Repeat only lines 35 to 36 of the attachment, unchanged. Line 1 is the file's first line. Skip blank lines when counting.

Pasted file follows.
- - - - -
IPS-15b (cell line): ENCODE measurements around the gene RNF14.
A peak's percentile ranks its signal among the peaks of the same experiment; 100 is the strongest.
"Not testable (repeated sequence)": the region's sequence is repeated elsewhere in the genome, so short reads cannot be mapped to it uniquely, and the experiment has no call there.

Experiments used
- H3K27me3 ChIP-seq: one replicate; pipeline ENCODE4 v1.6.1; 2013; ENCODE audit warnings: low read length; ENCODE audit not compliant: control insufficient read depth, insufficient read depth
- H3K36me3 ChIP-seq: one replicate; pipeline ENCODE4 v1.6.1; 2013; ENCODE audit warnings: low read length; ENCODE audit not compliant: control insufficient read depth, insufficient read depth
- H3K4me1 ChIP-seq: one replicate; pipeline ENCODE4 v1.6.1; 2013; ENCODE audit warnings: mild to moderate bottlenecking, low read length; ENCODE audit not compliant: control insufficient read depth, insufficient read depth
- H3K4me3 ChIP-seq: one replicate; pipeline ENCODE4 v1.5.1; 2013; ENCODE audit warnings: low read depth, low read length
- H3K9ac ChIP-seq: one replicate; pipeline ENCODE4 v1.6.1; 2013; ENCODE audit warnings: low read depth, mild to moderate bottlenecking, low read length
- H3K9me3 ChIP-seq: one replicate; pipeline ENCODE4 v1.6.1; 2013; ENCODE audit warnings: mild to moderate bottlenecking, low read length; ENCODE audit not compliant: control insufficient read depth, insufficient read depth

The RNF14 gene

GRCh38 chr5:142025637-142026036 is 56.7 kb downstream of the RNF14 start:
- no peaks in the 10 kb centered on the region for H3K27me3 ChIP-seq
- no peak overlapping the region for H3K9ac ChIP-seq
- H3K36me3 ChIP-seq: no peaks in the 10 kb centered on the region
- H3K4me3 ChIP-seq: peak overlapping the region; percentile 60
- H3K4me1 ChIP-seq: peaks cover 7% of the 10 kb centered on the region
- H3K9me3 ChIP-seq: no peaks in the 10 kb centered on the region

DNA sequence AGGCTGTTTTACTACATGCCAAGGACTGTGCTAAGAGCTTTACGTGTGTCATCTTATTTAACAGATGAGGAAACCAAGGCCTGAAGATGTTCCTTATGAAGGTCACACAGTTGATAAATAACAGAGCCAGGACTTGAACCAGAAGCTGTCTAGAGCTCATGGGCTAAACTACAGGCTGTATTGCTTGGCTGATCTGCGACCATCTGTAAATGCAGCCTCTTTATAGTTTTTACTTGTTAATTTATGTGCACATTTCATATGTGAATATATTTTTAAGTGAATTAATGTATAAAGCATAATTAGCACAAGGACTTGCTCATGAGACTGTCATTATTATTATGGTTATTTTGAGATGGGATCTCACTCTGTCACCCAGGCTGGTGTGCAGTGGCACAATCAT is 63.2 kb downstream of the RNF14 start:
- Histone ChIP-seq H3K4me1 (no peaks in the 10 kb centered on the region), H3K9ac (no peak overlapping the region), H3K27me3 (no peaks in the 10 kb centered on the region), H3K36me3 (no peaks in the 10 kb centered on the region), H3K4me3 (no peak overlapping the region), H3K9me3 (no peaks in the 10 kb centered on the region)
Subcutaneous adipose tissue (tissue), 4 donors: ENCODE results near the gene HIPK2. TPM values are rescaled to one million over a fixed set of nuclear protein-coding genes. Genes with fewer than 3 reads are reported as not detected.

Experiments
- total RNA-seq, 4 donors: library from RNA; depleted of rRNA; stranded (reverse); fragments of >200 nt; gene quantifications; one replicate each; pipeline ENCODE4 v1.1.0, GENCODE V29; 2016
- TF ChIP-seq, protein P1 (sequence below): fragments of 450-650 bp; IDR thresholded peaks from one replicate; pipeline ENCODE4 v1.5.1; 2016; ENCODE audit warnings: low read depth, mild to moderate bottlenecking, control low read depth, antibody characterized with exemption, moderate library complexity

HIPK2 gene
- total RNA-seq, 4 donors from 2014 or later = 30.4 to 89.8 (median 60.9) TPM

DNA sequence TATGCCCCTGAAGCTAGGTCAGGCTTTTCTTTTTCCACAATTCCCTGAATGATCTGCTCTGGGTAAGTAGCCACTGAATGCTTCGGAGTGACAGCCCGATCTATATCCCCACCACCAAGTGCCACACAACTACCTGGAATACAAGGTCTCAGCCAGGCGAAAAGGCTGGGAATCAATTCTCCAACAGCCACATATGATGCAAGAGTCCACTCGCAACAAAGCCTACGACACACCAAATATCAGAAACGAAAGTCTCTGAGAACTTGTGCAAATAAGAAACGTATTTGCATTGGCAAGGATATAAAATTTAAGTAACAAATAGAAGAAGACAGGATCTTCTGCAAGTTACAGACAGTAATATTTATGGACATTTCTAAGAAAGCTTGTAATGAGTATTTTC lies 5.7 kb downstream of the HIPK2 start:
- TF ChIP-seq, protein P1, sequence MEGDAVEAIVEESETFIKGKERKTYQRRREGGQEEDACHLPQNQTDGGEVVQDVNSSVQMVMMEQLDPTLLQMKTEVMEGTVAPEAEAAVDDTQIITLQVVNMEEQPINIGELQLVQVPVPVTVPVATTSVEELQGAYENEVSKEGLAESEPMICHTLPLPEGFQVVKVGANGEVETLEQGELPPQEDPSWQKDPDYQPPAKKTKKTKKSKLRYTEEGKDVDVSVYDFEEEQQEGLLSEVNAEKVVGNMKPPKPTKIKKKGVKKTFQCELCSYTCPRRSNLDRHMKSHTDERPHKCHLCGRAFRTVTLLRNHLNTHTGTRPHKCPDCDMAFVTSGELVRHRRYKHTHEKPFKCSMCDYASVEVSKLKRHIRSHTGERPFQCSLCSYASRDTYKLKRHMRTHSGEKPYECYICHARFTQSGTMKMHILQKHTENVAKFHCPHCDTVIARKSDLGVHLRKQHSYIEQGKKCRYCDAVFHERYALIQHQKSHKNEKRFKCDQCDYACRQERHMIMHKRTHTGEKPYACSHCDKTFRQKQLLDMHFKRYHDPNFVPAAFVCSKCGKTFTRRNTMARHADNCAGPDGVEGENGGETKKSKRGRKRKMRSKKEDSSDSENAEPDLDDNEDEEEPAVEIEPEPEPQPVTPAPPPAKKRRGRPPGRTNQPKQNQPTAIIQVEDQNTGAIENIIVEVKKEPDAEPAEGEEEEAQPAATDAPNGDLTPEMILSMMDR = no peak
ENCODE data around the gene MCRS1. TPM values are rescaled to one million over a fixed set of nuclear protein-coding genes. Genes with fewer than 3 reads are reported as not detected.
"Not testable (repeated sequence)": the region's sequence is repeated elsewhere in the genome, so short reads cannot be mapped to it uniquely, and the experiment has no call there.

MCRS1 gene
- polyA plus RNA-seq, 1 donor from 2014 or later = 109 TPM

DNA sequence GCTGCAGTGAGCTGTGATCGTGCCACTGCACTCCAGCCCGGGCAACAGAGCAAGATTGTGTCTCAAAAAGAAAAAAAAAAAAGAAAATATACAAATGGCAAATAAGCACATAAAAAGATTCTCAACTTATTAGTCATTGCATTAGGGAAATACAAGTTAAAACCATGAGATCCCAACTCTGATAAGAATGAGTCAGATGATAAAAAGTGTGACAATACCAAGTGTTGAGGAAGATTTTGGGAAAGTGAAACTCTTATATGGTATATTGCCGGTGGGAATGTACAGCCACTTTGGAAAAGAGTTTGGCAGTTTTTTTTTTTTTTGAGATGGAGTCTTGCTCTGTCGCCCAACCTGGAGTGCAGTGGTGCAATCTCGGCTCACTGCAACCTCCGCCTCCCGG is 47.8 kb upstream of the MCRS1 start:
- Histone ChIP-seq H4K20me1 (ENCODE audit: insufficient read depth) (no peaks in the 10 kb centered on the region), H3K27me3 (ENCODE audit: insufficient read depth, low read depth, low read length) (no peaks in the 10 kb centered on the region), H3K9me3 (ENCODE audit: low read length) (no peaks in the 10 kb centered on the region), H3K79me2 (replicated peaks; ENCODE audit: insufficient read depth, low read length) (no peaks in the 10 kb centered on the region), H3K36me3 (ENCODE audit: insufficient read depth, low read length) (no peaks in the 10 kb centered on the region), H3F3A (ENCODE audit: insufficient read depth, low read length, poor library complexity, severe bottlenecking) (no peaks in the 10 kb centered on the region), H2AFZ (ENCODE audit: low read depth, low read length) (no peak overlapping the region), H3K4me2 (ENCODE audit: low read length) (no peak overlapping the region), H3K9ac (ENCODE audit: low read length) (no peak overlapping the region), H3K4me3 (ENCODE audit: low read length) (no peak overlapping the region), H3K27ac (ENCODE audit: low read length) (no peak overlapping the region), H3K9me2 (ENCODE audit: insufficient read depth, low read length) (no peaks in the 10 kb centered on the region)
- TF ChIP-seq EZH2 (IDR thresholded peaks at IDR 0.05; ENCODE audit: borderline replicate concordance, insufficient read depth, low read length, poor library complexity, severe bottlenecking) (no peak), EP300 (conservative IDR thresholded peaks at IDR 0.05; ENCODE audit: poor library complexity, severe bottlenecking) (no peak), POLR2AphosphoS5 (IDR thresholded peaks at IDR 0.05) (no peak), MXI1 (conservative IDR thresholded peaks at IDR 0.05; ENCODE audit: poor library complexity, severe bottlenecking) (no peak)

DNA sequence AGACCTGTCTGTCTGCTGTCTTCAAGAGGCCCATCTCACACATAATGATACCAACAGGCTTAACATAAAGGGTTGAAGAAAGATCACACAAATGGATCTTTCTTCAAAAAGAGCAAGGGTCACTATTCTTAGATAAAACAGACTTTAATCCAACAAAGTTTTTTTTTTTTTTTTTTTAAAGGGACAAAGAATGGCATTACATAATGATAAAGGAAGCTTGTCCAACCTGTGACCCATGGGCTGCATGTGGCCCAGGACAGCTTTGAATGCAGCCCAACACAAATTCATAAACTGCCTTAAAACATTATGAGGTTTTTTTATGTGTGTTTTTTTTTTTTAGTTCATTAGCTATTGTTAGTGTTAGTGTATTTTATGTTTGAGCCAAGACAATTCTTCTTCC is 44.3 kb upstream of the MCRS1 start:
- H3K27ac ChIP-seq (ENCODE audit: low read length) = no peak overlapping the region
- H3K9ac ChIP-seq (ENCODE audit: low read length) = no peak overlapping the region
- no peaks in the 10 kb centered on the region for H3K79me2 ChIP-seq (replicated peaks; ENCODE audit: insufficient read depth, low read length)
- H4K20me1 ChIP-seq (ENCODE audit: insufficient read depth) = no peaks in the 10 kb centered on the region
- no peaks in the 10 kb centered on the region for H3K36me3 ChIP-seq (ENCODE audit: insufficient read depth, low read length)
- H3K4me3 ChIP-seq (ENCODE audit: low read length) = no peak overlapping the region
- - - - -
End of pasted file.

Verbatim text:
- TF ChIP-seq EZH2 (IDR thresholded peaks at IDR 0.05; ENCODE audit: borderline replicate concordance, insufficient read depth, low read length, poor library complexity, severe bottlenecking) (no peak), EP300 (conservative IDR thresholded peaks at IDR 0.05; ENCODE audit: poor library complexity, severe bottlenecking) (no peak), POLR2AphosphoS5 (IDR thresholded peaks at IDR 0.05) (no peak), MXI1 (conservative IDR thresholded peaks at IDR 0.05; ENCODE audit: poor library complexity, severe bottlenecking) (no peak)

DNA sequence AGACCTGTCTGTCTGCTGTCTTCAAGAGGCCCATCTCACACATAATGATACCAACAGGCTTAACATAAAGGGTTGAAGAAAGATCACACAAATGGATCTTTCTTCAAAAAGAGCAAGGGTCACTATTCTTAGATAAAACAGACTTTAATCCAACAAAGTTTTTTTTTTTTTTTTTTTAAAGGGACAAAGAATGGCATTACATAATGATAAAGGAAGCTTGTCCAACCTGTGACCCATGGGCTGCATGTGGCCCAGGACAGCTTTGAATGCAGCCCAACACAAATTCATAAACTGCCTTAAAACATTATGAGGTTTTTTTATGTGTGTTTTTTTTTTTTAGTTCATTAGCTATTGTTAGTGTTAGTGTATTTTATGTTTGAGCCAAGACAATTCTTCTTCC is 44.3 kb upstream of the MCRS1 start: